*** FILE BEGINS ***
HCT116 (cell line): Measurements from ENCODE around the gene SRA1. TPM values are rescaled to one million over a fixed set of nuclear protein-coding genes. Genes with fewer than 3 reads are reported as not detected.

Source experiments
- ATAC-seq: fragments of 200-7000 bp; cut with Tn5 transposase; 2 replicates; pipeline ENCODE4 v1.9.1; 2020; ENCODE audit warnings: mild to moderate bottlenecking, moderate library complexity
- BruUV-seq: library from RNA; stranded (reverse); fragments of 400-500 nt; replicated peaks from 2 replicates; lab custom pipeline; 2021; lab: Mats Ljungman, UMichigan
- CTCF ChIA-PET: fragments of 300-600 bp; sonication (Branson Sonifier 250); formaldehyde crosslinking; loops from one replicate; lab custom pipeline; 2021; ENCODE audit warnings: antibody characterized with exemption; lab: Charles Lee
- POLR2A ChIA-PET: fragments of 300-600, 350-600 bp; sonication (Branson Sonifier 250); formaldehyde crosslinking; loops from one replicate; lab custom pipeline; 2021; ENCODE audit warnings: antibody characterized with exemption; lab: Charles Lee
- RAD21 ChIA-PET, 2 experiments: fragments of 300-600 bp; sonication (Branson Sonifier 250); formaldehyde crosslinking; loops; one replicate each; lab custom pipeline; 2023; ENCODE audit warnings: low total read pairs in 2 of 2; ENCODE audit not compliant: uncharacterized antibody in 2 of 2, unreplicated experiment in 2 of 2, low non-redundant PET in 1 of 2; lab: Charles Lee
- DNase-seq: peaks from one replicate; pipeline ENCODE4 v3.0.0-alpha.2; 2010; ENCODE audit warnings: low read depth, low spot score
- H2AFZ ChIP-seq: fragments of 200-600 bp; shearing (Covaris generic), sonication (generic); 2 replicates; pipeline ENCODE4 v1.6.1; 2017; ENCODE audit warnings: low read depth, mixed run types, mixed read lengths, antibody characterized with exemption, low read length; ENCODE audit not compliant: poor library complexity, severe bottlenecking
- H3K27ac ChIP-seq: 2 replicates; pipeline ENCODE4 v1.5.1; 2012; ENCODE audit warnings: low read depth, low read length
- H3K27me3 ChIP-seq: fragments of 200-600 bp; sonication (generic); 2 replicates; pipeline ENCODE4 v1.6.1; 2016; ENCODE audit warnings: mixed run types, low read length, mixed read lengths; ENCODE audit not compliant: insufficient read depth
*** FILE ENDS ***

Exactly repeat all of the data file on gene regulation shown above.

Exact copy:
HCT116 (cell line): Measurements from ENCODE around the gene SRA1. TPM values are rescaled to one million over a fixed set of nuclear protein-coding genes. Genes with fewer than 3 reads are reported as not detected.

Source experiments
- ATAC-seq: fragments of 200-7000 bp; cut with Tn5 transposase; 2 replicates; pipeline ENCODE4 v1.9.1; 2020; ENCODE audit warnings: mild to moderate bottlenecking, moderate library complexity
- BruUV-seq: library from RNA; stranded (reverse); fragments of 400-500 nt; replicated peaks from 2 replicates; lab custom pipeline; 2021; lab: Mats Ljungman, UMichigan
- CTCF ChIA-PET: fragments of 300-600 bp; sonication (Branson Sonifier 250); formaldehyde crosslinking; loops from one replicate; lab custom pipeline; 2021; ENCODE audit warnings: antibody characterized with exemption; lab: Charles Lee
- POLR2A ChIA-PET: fragments of 300-600, 350-600 bp; sonication (Branson Sonifier 250); formaldehyde crosslinking; loops from one replicate; lab custom pipeline; 2021; ENCODE audit warnings: antibody characterized with exemption; lab: Charles Lee
- RAD21 ChIA-PET, 2 experiments: fragments of 300-600 bp; sonication (Branson Sonifier 250); formaldehyde crosslinking; loops; one replicate each; lab custom pipeline; 2023; ENCODE audit warnings: low total read pairs in 2 of 2; ENCODE audit not compliant: uncharacterized antibody in 2 of 2, unreplicated experiment in 2 of 2, low non-redundant PET in 1 of 2; lab: Charles Lee
- DNase-seq: peaks from one replicate; pipeline ENCODE4 v3.0.0-alpha.2; 2010; ENCODE audit warnings: low read depth, low spot score
- H2AFZ ChIP-seq: fragments of 200-600 bp; shearing (Covaris generic), sonication (generic); 2 replicates; pipeline ENCODE4 v1.6.1; 2017; ENCODE audit warnings: low read depth, mixed run types, mixed read lengths, antibody characterized with exemption, low read length; ENCODE audit not compliant: poor library complexity, severe bottlenecking
- H3K27ac ChIP-seq: 2 replicates; pipeline ENCODE4 v1.5.1; 2012; ENCODE audit warnings: low read depth, low read length
- H3K27me3 ChIP-seq: fragments of 200-600 bp; sonication (generic); 2 replicates; pipeline ENCODE4 v1.6.1; 2016; ENCODE audit warnings: mixed run types, low read length, mixed read lengths; ENCODE audit not compliant: insufficient read depth